Solar panels on roof receiving a FiT
Homes connected to the grid receive a payment for the exported electricity, while off-grid systems as per this one, export the electricity into their batteries.

Electricity price factors

The first thing to look at is the breakdown of electricity prices for residential and small commercial customers. While you might pay 30 to 40c per kWh for the electricity you buy, this includes several cost factors.

The wholesale cost of the actual electricity, the distribution and transmission costs to use the infrastructure to get the electricity to your home, and retail operating costs and some profit are all contributing factors to the final price. When the electricity pays for your electricity, and you are selling it to someone else, the price will need to accommodate these factors. 

Changes in government policy

Since the initial implementation of FiTs, there have been various changes in government policies. The various State Governments and the Federal Government over the past 15-20 years have eliminated and reduced some subsidies for solar energy. These changes could have made it more expensive for businesses and homeowners to install solar systems, except that solar panels and inverters have become much cheaper at the same time. This is because production volumes increase sharply and China has perfected the fully automated process of solar system manufacturing.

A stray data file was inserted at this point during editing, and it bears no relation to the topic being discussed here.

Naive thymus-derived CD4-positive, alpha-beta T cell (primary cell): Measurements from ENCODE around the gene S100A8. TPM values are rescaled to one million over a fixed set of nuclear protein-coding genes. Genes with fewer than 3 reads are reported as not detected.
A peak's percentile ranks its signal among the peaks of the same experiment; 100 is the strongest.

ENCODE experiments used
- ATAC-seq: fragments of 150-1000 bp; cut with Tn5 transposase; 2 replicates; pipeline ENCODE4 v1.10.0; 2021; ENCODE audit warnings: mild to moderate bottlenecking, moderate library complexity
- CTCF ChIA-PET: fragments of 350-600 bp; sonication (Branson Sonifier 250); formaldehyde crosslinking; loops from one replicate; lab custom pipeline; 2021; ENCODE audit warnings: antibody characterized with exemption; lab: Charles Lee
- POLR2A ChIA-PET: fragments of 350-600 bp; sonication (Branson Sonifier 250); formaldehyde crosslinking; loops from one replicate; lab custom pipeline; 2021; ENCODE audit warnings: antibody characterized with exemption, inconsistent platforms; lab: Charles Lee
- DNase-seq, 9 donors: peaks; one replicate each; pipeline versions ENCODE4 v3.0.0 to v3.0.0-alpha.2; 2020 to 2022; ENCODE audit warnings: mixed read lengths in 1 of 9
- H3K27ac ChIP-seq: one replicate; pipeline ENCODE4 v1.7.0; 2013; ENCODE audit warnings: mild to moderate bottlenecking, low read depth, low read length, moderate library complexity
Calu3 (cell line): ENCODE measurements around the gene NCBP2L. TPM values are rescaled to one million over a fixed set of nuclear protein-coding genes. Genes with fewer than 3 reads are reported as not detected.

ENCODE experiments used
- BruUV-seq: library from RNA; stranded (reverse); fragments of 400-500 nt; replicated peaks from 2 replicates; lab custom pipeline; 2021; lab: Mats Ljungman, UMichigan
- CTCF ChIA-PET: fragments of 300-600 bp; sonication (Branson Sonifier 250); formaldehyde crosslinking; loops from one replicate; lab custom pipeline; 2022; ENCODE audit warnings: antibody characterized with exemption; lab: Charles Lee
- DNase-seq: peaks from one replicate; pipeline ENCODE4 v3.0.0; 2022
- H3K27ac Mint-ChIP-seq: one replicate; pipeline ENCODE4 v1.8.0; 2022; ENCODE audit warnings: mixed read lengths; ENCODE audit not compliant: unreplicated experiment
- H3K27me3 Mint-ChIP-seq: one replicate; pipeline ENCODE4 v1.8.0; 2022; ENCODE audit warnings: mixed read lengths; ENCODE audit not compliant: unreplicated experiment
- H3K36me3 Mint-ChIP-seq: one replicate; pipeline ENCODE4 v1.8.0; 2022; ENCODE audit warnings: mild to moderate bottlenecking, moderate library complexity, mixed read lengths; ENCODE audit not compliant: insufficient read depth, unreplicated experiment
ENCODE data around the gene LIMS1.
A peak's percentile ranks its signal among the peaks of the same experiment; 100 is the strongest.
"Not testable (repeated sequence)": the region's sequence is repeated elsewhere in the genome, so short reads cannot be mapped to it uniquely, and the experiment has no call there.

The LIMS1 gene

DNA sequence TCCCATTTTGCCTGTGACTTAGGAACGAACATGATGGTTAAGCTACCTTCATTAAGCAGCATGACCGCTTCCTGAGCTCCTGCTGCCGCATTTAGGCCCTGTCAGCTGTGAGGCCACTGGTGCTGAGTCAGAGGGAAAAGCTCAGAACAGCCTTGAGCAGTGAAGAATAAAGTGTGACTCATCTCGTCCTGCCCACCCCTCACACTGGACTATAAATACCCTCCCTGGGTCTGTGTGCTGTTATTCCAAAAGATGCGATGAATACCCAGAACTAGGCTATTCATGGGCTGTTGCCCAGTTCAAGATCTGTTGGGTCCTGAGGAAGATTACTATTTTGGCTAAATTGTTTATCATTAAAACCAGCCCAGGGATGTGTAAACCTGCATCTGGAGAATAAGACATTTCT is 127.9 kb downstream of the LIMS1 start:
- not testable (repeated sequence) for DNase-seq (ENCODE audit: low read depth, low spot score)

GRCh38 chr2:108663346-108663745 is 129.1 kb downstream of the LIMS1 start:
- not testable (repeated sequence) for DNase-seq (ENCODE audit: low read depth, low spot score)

So overall, despite a reduction in Government support, PV system costs have decreased, as panel price reductions were bigger than the reduction in government rebates.  As a result, the growth of the solar industry has increased, and the average size of Australian solar systems has grown from 3kW in 2014 to 6.6kW in 2019, then 8kW in 2021 and now 10 to 14 kW. This system size increase has also increased the amount of exported solar during the day.  

Technical limitations

Initially, the energy grid in Australia was designed to transport electricity from a central source, the power stations, to homes and businesses. Today, there is a lot more electricity being produced by residential homes. As a result, the grid is much more complex, which can lead to issues in managing the electrical supply, including grid instability and, in rare cases, blackouts.